As mentioned here, [forumosa.com/taiwan/viewtopic.ph … 112#393112](Today's Chinese sentence some 3rd tone diacriticals, the mark above pinyin that looks like a ‘v’, disappear and turn into little white boxes. This is very inconvenient for us in the Learning Chinese thread, as we want to be able to represent pinyin on a daily basis. Is there any solution for this? Thanks!
[quote=“Dragonbones”][quote=“Ironman”]I sometimes yell back [quote]mei2you3 you2 m
That was quick! Ok, what’s a browser?
Actually, it’s probably having the Chinese Windows that is doing it for me (I’m guessing wildly here)
But do play with your Character encoding and let us know if it makes a difference
No, I already ran thru Chinese simplified, Unicode, Big 5, and Western Euro, and that’s not a solution. I’m running XP, English with Chinese language kit. Next?
My work computer (I sometimes work a bit) is Chinese and I get the white box problem.
If I post from home (where I also work a bit) the system is English only and I get no white box.
Oh yeah, I have a Chinese computer at work, English at home, and I get the problem on both.
Note that in Word, some fonts don’t support particular vowel-diacritical combo’s; Times New Roman supports them all, though. So what font are we in here, and is it a font problem? Can that be changed?
This font looks like Arial - the site’s CSS is normally set for arial, verdana and helvetica if a font-family is specified at all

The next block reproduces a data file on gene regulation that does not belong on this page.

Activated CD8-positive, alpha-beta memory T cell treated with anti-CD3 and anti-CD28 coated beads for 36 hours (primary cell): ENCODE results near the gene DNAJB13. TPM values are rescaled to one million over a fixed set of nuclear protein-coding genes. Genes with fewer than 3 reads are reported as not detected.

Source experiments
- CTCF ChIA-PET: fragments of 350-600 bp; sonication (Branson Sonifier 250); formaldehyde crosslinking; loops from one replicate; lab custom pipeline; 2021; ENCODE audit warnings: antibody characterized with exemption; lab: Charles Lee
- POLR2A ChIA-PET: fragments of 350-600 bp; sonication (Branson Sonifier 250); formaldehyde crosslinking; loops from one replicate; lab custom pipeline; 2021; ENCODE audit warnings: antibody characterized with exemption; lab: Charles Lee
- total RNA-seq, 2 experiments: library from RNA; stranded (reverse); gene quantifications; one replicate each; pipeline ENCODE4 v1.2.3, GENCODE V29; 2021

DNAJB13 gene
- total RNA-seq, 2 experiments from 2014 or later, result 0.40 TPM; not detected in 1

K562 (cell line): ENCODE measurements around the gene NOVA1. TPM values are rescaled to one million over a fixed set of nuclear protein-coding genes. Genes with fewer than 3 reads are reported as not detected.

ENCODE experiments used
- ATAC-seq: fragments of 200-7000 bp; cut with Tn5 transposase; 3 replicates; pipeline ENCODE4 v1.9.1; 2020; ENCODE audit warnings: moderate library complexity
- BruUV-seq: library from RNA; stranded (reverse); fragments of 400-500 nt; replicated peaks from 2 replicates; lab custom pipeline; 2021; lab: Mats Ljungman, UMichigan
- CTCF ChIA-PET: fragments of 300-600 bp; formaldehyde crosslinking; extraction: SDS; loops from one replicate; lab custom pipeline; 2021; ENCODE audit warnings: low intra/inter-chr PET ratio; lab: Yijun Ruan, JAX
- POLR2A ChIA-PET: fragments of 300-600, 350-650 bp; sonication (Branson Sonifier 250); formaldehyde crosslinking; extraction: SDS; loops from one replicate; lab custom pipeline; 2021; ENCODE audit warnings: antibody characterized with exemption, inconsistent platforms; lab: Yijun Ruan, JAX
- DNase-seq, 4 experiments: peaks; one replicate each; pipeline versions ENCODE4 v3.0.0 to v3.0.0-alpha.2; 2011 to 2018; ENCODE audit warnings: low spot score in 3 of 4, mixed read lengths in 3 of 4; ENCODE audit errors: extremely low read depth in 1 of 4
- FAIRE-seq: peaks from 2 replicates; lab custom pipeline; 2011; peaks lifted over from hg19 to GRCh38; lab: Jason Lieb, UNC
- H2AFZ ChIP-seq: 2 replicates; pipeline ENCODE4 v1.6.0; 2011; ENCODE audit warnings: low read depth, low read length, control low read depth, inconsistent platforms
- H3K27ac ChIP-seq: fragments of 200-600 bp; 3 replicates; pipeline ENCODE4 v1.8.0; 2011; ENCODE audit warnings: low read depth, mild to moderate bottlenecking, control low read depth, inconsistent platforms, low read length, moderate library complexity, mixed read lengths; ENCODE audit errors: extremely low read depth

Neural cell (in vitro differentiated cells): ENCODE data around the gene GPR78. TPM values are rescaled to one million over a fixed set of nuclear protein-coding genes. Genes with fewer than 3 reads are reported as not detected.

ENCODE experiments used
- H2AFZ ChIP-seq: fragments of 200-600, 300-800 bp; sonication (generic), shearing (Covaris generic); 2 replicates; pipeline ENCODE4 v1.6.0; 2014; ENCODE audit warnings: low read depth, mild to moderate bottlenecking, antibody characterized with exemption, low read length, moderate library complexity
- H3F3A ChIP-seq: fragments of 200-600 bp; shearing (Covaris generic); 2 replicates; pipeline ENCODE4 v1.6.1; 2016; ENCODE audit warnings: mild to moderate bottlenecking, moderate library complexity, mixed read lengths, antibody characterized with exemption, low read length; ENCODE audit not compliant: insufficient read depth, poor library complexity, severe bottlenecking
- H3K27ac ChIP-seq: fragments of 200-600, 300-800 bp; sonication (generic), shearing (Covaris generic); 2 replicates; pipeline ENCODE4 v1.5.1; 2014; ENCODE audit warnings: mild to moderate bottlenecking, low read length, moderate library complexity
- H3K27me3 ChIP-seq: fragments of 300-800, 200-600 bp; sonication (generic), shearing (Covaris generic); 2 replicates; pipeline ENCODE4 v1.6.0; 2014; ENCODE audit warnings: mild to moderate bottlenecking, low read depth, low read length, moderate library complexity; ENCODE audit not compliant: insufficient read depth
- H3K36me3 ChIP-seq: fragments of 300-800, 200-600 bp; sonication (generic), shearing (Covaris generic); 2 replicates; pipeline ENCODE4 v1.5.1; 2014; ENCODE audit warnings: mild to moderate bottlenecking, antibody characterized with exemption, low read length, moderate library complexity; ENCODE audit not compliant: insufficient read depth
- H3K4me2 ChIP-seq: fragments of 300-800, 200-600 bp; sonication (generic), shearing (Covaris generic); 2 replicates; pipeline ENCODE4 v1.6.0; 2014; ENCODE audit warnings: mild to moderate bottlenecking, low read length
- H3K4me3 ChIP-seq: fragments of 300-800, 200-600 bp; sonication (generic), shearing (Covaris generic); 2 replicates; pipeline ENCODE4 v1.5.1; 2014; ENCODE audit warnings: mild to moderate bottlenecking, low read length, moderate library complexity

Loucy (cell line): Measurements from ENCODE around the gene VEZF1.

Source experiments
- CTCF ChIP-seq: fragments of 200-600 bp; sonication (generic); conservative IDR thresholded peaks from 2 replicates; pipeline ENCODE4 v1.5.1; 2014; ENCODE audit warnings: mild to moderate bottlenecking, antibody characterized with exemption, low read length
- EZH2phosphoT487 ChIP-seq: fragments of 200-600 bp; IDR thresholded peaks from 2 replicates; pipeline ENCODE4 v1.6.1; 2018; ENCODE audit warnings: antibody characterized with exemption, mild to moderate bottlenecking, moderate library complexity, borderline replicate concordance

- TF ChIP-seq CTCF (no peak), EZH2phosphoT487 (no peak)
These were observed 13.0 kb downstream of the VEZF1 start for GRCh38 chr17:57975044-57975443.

[quote=“Goose Egg”]It works for me - I’m using Firefox with Western ISO-8859-1 encoding on Chinese Windows.[/quote]I use Firefox with the same encoding but on English Windows, and it also works fine.
Testing it with Internet Explorer, however, I get square boxes whatever encoding I select.
Okay, I’ve tested with several different browsers:
Internet Explorer 6.0.2
Links 2.1 (in graphic mode)
All of them are running in SuSE Linux 9.3 (Internet Explorer under WINE).
Firefox, Mozilla, Opera and Links(!) show everything fine.
Konqueror and Internet Explorer can show this character:
but not this one:
If you can’t see the second character, here’s a screenshot:
You can use fozza.com/zhongwen/pinyinconverter.php# to convert from numbers to tone marks, and it will generate the correct characters for the third tone (e.g. “ŏ”), which can be seen in any browser.
Or switch to a real browser!